The district court ruled, however, that Dion's disability ended with the October 18, 1990, appointment of the commissioner as public conservator. According to the district court, there was “no tolling of the statute of limitations” because the public conservator ratified the earlier decisions and consents. Under this ruling, the limitations period ended in October 1996, eight months before this action was begun. The court also ruled, in the alternative, that tolling of the statute ended in April 1994, when Dion's mother was appointed conservator or was able, after the discharge of the public conservator, to bring suit on Dion's behalf. The limitations period under this ruling expired a year later, in April 1995.

The district court's conclusion that legal disability ceases on the appointment of a conservator with authority to prosecute a disabled person's legal claim is not consistent with a plain reading of the statute. Minn. Stat. § 541.15 identifies the disability as “insanity,” not inability to sue. Further, under the statute the disability suspends the running of the limitations period until the disability is removed (or, if not removed, for five years). Minn. Stat. § 541.15(a). The appointment of a conservator in no way “removed” Dion's mental retardation.

The district court's conclusion is also inconsistent with Johnson v. U.S., 87 F.2d 940 (8th Cir. 1937). In Johnson, the appellate court, in discussing statutes of limitations with disability provisos, stated:

[I]t has been generally held under such statutes that the insane person may maintain an action by his [conservator] at any time during the continuance of his disability [within the times limited by the statute].

87 F.2d at 942 (citations omitted).

Other jurisdictions have similarly concluded that the appointment of a conservator for a mentally incompetent person does not remove the legal disability so as to start the running of limitations. See, e.g., Shambegian v. United States, 14 F. Supp. 93, 94 (D. R.I. 1936) (“The appointment of a [conservator] is not such a removal of disability that it operates to start the statute of limitations running against the insane person.”); Wolf v. United States, 10 F. Supp. 899, 900 (S.D.N.Y. 1935) (disability covers time of infancy or insanity; it reflects not only incompetent's inability to sue but also protects against difficulties in giving information and testifying).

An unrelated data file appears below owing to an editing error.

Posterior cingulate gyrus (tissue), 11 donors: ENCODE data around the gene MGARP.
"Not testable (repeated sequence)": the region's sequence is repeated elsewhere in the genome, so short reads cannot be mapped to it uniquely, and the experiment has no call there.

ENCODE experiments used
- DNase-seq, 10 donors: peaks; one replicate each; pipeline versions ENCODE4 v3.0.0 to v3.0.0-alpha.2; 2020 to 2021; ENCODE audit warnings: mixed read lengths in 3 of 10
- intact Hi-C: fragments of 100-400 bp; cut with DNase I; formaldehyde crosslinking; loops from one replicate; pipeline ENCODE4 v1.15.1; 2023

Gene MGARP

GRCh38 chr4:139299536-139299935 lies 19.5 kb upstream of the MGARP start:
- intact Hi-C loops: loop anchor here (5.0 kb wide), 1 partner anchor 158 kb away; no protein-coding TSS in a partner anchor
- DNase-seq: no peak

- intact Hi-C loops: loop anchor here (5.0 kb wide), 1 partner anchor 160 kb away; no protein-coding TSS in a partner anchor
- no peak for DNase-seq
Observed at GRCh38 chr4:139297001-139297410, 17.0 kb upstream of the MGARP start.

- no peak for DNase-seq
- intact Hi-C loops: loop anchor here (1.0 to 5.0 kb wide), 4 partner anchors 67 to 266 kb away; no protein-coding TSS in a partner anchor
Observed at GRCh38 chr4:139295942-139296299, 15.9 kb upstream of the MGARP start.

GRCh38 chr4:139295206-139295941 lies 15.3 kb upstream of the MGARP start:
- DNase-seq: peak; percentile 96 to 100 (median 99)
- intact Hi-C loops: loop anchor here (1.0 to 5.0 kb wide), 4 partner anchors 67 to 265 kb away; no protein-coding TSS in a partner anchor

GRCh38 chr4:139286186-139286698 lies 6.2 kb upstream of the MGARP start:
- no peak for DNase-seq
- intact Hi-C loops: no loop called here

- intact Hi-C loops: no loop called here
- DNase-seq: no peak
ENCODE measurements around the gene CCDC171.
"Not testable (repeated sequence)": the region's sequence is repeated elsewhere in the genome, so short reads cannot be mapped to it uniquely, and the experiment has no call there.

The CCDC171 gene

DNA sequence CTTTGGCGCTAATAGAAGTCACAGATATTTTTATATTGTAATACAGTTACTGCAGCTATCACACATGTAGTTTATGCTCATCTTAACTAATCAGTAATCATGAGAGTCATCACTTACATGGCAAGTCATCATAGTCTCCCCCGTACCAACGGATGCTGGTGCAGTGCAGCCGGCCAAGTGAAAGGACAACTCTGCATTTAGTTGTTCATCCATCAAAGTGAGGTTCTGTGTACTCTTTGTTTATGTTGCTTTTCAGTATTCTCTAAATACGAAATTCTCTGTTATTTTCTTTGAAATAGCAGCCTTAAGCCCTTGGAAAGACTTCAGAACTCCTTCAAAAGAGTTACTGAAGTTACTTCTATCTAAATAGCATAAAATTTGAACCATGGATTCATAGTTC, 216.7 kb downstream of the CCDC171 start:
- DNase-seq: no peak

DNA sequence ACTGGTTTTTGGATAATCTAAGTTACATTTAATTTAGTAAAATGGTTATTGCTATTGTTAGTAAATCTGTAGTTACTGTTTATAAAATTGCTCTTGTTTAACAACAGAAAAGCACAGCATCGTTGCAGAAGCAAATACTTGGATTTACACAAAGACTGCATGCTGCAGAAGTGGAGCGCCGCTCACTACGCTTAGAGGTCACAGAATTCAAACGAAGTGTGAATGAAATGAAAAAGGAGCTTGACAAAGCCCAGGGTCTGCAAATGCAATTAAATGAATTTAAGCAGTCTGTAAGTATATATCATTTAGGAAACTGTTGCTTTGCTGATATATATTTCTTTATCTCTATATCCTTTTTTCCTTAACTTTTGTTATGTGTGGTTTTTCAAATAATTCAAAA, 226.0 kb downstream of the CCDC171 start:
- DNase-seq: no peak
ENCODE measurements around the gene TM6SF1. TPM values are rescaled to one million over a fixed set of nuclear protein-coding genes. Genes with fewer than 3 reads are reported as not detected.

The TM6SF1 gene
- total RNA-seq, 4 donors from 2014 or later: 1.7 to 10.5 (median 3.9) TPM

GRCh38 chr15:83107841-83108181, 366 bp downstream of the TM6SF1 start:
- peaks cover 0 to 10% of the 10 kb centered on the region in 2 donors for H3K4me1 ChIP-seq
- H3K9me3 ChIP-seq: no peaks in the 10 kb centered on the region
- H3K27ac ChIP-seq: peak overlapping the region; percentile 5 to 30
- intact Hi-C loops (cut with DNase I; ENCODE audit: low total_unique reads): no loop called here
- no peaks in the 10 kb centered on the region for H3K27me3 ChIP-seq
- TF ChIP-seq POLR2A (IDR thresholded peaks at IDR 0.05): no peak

Further, the district court's conclusion is not consistent with the treatment of infancy. Minors, on reaching majority, can bring suit on claims originating during their infancy despite the fact that a parent or guardian could have brought suit on the child's behalf at any time within the limitations period. See, e.g., Cook v. Connolly, 366 N.W.2d 287, 289 (Minn. 1985) (legal malpractice action brought by 18-year-old against attorney who represented her 10 years earlier in personal injury action brought on her behalf by her mother).

We hold, therefore, that legal disability, as defined by Minn. Stat. § 541.15(a), does not cease with the appointment of a conservator. Here, Dion's disability did not end with the appointment of either the public or private conservator. His disability, because it was not removed, tolled the running of the statute of limitations for the full five years. The limitations period on his claims, therefore, expires 11 years (6 + 5 years) after the cause of action accrued in 1990.


The district court erred in ruling that Dion's legal disability ended with appointment of a conservator and in dismissing his complaint as time-barred. We

reverse the court's decision and remand. We do not, however, express any opinion on the merits of appellant's claim.

Reversed and remanded.


[1] Portland Residence also was named as a defendant. In September 1997, the complaint was dismissed against Portland because it had filed for bankruptcy.